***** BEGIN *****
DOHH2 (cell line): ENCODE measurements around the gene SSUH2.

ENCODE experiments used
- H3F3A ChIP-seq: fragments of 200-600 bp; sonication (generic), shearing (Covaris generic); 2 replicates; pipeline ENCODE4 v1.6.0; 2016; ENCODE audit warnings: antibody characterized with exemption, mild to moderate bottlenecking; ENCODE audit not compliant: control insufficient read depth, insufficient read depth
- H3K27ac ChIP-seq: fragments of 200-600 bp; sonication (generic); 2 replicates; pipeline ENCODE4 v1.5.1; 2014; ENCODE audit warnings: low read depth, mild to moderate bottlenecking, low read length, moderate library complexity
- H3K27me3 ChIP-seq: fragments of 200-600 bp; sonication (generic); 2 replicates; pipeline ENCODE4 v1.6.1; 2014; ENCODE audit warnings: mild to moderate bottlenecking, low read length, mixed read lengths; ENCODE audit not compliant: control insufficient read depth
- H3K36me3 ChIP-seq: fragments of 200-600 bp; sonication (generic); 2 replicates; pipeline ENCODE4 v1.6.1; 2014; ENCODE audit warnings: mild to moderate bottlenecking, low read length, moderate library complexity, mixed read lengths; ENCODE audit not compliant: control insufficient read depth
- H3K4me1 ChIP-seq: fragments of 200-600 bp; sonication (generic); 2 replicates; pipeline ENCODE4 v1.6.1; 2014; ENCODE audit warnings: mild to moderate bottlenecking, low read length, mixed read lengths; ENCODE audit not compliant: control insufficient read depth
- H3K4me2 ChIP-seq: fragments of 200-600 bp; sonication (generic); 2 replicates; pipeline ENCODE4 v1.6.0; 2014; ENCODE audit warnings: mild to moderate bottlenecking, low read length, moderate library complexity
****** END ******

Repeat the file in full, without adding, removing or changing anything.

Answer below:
DOHH2 (cell line): ENCODE measurements around the gene SSUH2.

ENCODE experiments used
- H3F3A ChIP-seq: fragments of 200-600 bp; sonication (generic), shearing (Covaris generic); 2 replicates; pipeline ENCODE4 v1.6.0; 2016; ENCODE audit warnings: antibody characterized with exemption, mild to moderate bottlenecking; ENCODE audit not compliant: control insufficient read depth, insufficient read depth
- H3K27ac ChIP-seq: fragments of 200-600 bp; sonication (generic); 2 replicates; pipeline ENCODE4 v1.5.1; 2014; ENCODE audit warnings: low read depth, mild to moderate bottlenecking, low read length, moderate library complexity
- H3K27me3 ChIP-seq: fragments of 200-600 bp; sonication (generic); 2 replicates; pipeline ENCODE4 v1.6.1; 2014; ENCODE audit warnings: mild to moderate bottlenecking, low read length, mixed read lengths; ENCODE audit not compliant: control insufficient read depth
- H3K36me3 ChIP-seq: fragments of 200-600 bp; sonication (generic); 2 replicates; pipeline ENCODE4 v1.6.1; 2014; ENCODE audit warnings: mild to moderate bottlenecking, low read length, moderate library complexity, mixed read lengths; ENCODE audit not compliant: control insufficient read depth
- H3K4me1 ChIP-seq: fragments of 200-600 bp; sonication (generic); 2 replicates; pipeline ENCODE4 v1.6.1; 2014; ENCODE audit warnings: mild to moderate bottlenecking, low read length, mixed read lengths; ENCODE audit not compliant: control insufficient read depth
- H3K4me2 ChIP-seq: fragments of 200-600 bp; sonication (generic); 2 replicates; pipeline ENCODE4 v1.6.0; 2014; ENCODE audit warnings: mild to moderate bottlenecking, low read length, moderate library complexity